Baltin: What are some of the moments you hear differently now?

Lee: One example is “My Immortal.” I seriously considered not putting it on the album, but it’s this really cool opportunity to do it again. The version that I hear 99.9 percent of the time, I’m in a grocery store and it comes on, is this old demo that I cannot stand. It’s not even a real piano and it’s me singing late at night at my dad’s work where they had a studio and he let us go in there and record and I was in high school. So part of me just wanted to rerecord it and it was just too good of an opportunity to put a new version with David Campbell’s beautiful arrangement at the top of the pile. But that song I’ve never really felt close to. It was written a really long time ago, but now it’s become this big part of our history between our fans and me and I think about the song and the way it makes me feel now. It’s about them, it’s about my relationship with our fans over the years.

Baltin: It is so funny though because as an artist there are always things you wish you could do over and want to change.

Lee; That’s exactly right and that’s a big part of the catalyst. There’s this older recording of “My Immortal” I can’t stand, so I’ll take this opportunity to do it again and do it like I know I can do it now and make something I love more. Most of this stuff is more about it’s not like I didn’t the original, it’s that we showed the pumped-up rock side well and now I want to show some of those things like the beautiful generations in the past, programming a world that is such a big part of our sound, but ends up in the background most of the time. I wanted to take a chance and push that into the forefront and just show people a totally different part of our music that’s always been there.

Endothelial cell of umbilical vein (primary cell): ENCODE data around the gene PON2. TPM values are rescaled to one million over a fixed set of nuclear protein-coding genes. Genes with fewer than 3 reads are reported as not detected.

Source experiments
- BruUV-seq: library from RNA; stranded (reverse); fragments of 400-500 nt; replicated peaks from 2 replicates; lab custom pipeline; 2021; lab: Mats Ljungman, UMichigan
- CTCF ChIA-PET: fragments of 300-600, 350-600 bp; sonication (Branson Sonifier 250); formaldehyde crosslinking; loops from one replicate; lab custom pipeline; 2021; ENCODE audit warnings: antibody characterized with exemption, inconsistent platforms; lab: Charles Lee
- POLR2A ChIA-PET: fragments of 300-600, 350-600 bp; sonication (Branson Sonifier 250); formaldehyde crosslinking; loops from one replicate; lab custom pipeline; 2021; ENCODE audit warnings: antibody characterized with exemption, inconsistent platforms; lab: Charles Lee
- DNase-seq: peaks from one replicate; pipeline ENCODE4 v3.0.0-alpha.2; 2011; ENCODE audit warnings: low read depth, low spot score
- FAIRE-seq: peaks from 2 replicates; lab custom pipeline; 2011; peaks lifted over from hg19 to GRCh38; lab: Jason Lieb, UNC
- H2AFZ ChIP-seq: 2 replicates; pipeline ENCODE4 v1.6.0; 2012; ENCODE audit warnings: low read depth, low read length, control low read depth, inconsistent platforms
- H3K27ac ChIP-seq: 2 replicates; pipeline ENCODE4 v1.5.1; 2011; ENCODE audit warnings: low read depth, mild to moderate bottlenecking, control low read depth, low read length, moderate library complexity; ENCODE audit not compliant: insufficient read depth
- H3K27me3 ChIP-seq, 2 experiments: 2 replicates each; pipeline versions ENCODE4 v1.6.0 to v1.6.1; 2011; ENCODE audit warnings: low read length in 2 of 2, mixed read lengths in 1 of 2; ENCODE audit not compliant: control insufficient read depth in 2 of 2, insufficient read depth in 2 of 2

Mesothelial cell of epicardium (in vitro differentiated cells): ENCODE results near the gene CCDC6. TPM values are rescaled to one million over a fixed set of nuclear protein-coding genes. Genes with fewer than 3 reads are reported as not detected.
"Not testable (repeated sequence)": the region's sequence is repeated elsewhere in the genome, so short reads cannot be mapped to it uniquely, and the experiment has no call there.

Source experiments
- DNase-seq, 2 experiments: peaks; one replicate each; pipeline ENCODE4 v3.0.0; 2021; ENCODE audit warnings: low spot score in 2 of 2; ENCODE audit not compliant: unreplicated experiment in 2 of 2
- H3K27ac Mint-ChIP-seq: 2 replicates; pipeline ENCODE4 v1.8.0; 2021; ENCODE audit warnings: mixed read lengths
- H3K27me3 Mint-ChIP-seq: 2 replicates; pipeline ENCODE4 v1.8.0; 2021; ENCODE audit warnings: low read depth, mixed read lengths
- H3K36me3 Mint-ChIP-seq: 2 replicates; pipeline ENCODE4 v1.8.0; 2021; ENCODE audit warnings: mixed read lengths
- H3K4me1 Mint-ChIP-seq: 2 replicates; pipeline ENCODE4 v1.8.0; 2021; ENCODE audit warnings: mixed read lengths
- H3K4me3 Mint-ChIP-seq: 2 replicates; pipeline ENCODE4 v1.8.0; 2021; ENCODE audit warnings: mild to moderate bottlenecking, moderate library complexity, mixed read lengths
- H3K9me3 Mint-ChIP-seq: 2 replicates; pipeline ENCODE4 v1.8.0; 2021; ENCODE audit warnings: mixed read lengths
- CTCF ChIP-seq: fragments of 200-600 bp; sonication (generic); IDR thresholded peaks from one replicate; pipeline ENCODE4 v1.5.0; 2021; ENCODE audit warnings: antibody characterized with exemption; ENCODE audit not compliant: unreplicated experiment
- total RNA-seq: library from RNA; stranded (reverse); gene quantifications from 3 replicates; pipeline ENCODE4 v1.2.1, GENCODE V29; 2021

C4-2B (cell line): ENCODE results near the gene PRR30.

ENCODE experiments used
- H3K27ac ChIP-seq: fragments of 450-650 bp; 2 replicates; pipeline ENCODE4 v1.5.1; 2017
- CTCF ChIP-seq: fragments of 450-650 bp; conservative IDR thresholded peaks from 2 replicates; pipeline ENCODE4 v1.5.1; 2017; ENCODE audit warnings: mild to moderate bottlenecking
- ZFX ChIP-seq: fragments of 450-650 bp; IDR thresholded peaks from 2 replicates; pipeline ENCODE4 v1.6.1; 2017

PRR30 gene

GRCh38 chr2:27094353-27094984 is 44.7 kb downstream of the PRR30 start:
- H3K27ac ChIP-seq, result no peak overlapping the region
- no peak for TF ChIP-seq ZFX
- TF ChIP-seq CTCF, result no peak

Baltin: How has the fan response been?

Lee: I think our fans like it a lot. It’s w ay to experience this music, for them and for us, in a different way. We’ve been playing the straight-up original versions of our songs for many years now. So to have an opportunity to go to a different venue for most of these shows, go to a concert hall, sit down and listen to it, it’s a lot more like going to a show, like going to a movie, than going to a rock concert where you’re gonna jump up and down and make noise. There are parts that are very intimate before it goes big and epic and 28 orchestral musicians are going off. So it’s a very personal experience. The reaction I’ve seen has been really good, but it’s definitely different. It feels still weird to us on stage, we’re getting completely used to it. It’s definitely not a rock and roll show, but I think it’s really special and I’m absolutely positive I’m gonna remember these performances and this very special experience for the rest of my life.

Baltin: How is it inspiring you going forward? Do you see yourself wanting to write more orchestral works or film scores?

Lee: It’s kind of the other way, that’s what I’ve been doing. Between the last Evanescence record and now I’ve been doing a lot of stuff on the side, doing the more film soundtrack score world and working more in that way just to please myself. I enjoy doing it very much. And this is me being a little less intimidated by that and ready and brave enough to kind of mess with our music. So I just wanted to because it felt good. There’s really no big plan. It’s really expensive, it’s probably not smart marketing wise. I had a creative idea and it felt good so we did it. I really like contrast. I really like extremes. So it’s cool to be able to take this this total contrast from European metal festivals we were playing this summer and then go totally full orchestra concert halls later in the year. It feels really good to me, so I’m just saying whatever comes from us next and what this means for our trajectory I don’t know that it means going deeper into this world. I think this is just a really cool moment in time.